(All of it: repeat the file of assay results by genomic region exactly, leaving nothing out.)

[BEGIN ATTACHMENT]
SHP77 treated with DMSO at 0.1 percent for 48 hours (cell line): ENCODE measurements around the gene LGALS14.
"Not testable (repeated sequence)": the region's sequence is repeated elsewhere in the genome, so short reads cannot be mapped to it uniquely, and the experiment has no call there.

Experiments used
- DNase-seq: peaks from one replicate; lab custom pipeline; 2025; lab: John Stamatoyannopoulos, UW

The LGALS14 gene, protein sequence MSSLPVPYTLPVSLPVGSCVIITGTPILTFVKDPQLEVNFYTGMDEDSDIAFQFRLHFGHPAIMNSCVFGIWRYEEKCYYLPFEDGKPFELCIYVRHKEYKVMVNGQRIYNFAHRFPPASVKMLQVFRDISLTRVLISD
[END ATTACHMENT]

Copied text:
SHP77 treated with DMSO at 0.1 percent for 48 hours (cell line): ENCODE measurements around the gene LGALS14.
"Not testable (repeated sequence)": the region's sequence is repeated elsewhere in the genome, so short reads cannot be mapped to it uniquely, and the experiment has no call there.

Experiments used
- DNase-seq: peaks from one replicate; lab custom pipeline; 2025; lab: John Stamatoyannopoulos, UW

The LGALS14 gene, protein sequence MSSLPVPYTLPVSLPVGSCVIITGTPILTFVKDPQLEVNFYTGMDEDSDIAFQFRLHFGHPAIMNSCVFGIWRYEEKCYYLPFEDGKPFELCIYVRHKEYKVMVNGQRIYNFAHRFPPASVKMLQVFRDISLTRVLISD